The Riksbank caught markets by surprise, reducing the benchmark lending rate to minus 0.10 percent and unveiled its first asset purchases, vowing to take further action at any time to stop the country falling into a deflationary trap. The bank presented the move as precautionary step due to rising risks of a “poorer outcome abroad” and the crisis in Greece.

Janet Henry from HSBC said the measures are clearly a “beggar-thy neighbor” manoeuvre to weaken the krone, the latest such action in a global currency war that does little to tackle the deeper problem of deficient world demand.

The move comes as neighboring Denmark takes ever more drastic steps to stop a flood of money overwhelming its exchange rate peg to the euro and tightening the deflationary noose. …

… For the remainder of the report:






(courtesy John Rubino/Dollar Collapse blog)


Gold In A Negative Interest Rate World


Submitted by John Rubino via Dollar Collapse blog,

Global capital is looking for a place to hide. But after decades of enthusiastic currency creation and financial engineering, there’s way too much of it for any one country to accommodate. This mismatch between money knocking at the door and available space is leading the handful of remaining safe havens to put up “no vacancy” signs in order to avoid being swamped. Among the things they’re trying is negative interest rates. That is, if you want to deposit money in a Swiss or Danish bank or lend money to the Japanese or German governments you now have to pay them for the privilege.

This sounds a little crazy, and from a historical perspective it is indeed highly unusual. But it’s exactly what you’d expect in a world of ever-increasing debt and ever-more-exotic financial speculation: Too much bad paper gets created which eventually blows up, causes instability and leads worried investors to value return of capital over return on capital. They all pile into whatever seems most likely to still exist a decade hence, forcing (or enabling) the managers of those assets to charge rather than pay interest.

Here’s a sampling of recent stories on the subject:

Less Than Zero: When Interest Rates Go Negative

In Denmark, Depositors to Pay Interest to Bank

Negative interest rates are hammering Germany’s savings banks

Riksbank Preview: Next in Line for Negative Interest Rates?

Swiss Impose Negative Rate Echoing 1970s Amid Russia Crisis

Get Ready For Negative Interest Rates In The US

Now, there are lots of interesting sub-topics to explore in a world of negative interest rates. But let’s start with the role of gold. Traditionally the ultimate safe haven, it is the one form of money that can’t be messed with and therefore the place to be when the messing gets out of hand.

Lately, for instance, it has spiked in countries with emerging currency crises. In Russia, Argentina, Greece and in fact the entire eurozone, the local-currency price of gold has risen faster even than the exchange rate of safe haven currencies like the US dollar and Swiss franc. And with interest rates going negative in much of the world, a person with capital to allocate confronts a new and very interesting risk/return calculus. Consider:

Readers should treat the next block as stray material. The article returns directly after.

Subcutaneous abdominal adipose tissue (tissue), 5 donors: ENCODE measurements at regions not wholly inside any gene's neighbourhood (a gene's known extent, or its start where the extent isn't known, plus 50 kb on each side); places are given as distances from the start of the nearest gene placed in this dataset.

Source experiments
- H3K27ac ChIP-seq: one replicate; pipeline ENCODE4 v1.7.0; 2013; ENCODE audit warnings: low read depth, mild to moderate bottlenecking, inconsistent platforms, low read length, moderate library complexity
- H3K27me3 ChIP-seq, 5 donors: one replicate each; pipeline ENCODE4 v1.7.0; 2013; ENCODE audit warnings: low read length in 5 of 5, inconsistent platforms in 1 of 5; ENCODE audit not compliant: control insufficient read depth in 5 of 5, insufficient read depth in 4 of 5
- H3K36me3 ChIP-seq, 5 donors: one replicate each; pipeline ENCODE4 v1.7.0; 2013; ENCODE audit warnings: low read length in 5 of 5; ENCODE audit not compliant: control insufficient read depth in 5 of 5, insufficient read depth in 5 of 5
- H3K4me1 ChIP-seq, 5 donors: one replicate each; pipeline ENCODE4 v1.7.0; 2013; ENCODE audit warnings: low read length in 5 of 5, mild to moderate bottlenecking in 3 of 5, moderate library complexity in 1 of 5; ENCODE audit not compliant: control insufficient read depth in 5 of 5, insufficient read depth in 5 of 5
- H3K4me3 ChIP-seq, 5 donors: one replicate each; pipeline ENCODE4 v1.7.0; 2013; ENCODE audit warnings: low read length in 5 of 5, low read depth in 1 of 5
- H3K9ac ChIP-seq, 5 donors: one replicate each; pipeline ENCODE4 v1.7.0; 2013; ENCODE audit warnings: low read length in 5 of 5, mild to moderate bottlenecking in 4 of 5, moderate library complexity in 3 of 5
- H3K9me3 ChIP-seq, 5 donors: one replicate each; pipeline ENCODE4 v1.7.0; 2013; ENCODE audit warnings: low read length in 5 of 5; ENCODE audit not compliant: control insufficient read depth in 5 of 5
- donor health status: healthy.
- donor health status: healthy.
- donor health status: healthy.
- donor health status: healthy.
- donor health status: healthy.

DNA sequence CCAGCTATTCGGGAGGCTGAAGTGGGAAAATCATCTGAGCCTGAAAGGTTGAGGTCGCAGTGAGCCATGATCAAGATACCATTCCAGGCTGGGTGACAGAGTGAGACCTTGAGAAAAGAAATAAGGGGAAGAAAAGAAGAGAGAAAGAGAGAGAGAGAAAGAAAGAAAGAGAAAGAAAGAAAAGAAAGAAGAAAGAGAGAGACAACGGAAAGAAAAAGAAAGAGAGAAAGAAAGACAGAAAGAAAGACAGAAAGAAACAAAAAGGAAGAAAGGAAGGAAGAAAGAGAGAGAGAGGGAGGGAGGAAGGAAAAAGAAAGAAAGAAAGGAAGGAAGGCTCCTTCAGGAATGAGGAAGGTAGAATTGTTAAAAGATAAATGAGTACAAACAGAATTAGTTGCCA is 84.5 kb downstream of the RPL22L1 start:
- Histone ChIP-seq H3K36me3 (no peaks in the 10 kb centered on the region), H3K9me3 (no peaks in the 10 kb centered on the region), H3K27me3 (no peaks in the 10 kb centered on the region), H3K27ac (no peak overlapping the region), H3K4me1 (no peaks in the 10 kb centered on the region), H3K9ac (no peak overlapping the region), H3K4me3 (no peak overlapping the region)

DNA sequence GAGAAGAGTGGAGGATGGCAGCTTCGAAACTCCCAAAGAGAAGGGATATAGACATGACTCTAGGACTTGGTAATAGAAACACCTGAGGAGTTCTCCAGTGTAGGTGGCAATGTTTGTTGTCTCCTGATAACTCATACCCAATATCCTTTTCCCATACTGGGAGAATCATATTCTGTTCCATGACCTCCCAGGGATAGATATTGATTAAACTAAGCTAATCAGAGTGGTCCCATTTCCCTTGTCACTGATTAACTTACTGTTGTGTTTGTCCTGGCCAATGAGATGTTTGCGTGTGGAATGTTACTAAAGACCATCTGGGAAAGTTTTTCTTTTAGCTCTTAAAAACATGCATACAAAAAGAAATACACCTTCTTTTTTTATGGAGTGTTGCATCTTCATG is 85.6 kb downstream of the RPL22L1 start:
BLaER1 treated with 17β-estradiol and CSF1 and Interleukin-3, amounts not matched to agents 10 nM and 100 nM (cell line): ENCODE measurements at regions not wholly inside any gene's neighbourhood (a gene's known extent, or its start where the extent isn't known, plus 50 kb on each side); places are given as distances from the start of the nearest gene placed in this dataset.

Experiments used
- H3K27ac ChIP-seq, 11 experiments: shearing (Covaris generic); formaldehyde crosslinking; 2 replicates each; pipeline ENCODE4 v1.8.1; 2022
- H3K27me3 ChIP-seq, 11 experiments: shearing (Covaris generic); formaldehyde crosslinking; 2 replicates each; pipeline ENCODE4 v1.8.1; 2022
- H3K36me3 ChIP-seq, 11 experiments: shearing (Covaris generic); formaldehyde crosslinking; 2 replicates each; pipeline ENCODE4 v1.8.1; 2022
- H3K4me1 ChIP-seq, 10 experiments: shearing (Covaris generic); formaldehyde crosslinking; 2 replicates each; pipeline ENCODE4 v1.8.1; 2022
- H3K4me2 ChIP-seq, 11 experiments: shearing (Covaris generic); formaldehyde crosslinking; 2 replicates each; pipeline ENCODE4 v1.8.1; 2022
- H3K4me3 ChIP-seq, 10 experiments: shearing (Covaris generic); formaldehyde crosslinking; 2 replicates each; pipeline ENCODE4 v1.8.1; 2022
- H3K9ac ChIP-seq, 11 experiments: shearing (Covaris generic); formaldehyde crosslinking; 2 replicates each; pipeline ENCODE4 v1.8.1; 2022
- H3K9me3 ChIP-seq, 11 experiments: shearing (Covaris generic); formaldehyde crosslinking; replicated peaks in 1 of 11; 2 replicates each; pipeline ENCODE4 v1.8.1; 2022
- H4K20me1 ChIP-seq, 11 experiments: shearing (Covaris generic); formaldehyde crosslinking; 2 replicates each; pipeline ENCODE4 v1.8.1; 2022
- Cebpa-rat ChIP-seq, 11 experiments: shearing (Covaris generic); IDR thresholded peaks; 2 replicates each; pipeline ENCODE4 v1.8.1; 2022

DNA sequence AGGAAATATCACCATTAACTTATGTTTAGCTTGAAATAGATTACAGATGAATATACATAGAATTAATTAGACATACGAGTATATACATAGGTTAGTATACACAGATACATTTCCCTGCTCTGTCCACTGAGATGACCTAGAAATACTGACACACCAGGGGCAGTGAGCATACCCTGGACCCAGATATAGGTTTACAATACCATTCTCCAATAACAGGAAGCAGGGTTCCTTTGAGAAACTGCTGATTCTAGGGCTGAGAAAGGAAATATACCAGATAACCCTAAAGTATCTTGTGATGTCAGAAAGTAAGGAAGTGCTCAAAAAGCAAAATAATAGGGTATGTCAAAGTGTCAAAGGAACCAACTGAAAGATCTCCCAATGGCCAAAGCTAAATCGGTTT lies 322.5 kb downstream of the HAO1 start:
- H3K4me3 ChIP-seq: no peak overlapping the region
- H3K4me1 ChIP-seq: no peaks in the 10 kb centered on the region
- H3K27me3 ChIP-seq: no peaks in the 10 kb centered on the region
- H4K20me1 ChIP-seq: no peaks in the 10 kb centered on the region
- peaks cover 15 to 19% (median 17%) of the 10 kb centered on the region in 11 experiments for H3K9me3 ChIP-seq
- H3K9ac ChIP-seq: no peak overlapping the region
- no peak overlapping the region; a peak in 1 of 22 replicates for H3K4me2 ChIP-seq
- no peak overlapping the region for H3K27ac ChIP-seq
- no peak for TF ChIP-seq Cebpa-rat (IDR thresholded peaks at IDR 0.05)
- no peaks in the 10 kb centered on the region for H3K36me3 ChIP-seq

On a cash flow basis, gold sitting in a vault actually costs money in the form of storage fees. In normal times — back when government bonds and bank deposits yielded, say, 6% — the spread in favor of the bond and against gold was pretty compelling. But what happens when interest rates go negative, so that the cash cost of owing gold and government bonds is pretty much the same at around 1% a year? Now our hypothetical capital allocator has to ask some new questions. Among them: Has a fiat currency ever had a sustained period of rising value? That is, has there ever been deflation for more than just a short while in a system where a central bank could create unlimited amounts of currency? The answer is no, for an obvious reason: Deflation is bad for sitting politicians because it makes both government and business debts harder to manage and therefore elections harder to win.

In such circumstances money printing is pain-free. The sound-money advocates who normally criticize debt monetization are silenced by falling prices. Inflationists, meanwhile, love easy money and can always be counted on to cheer low interest rates and currency devaluation.So when fiat currency deflation becomes a possibility, it is always and everywhere met with a tidal wave of newly-created money, which eventually converts deflation into inflation.

This has been happening on a rolling basis around the world. When one country or currency bloc slows down its central bank opens the monetary spigot, interest rates plunge and the currency falls against its peers.

So here we are, with gold and government bonds costing about the same to own, but governments actively trying to lower the value of their bonds and bank accounts while gold is rising wherever trouble erupts.

The logical conclusion is that if gold and cash both cost the same to own, then maybe gold — which has held its value over millennia while every previous fiat currency has evaporated — is the better bet.

In Switzerland, this is apparently already happening:

Swiss Bank Says Investors Favor Gold Amid Charges on Cash

(Bloomberg) — Investors are buying more gold as an alternative to hold Swiss franc cash deposits, according Vontobel Holding AG, a Swiss bank and wealth manager.

“We keep noticing that gold is coming back into favor with investors,” Vontobel Chief Executive Officer Zeno Staub, 45, told reporters Wednesday after the Zurich-based company announced full-year earnings.

Concerns that Greece may abandon the euro and Ukraine may be headed for a wider conflict have spurred demand for haven assets. Gold has climbed 4.2 percent this year, even as the dollar strengthened on prospects of higher U.S. interest rates. Investors’ holdings in gold-backed funds are near the highest since October.

Vontobel boosted the proportion of gold in discretionary managed investments by 2 percent after the Swiss National Bank increased charges on banks that use it as a custodian for franc deposits, Staub said. The central bank introduced a 0.75 percent negative interest rate on some deposits as of Jan. 22.


(courtesy Dave Kranzler/IRD)



The Web Of Deception – An UnNatural Price Correction

This empire, unlike any other in the history of the world, has been built primarily through economic manipulation, through cheating, through fraud, through seducing people into our way of life, through the economic hit men. I was very much a part of that – John Perkins, “Confessions of an Economic Hit Man”

Rory and I discuss the significance of the Baltric Dry Index, the raid on the precious metals sector by the Fed/Bullion Banks and the significance of the dollar rally: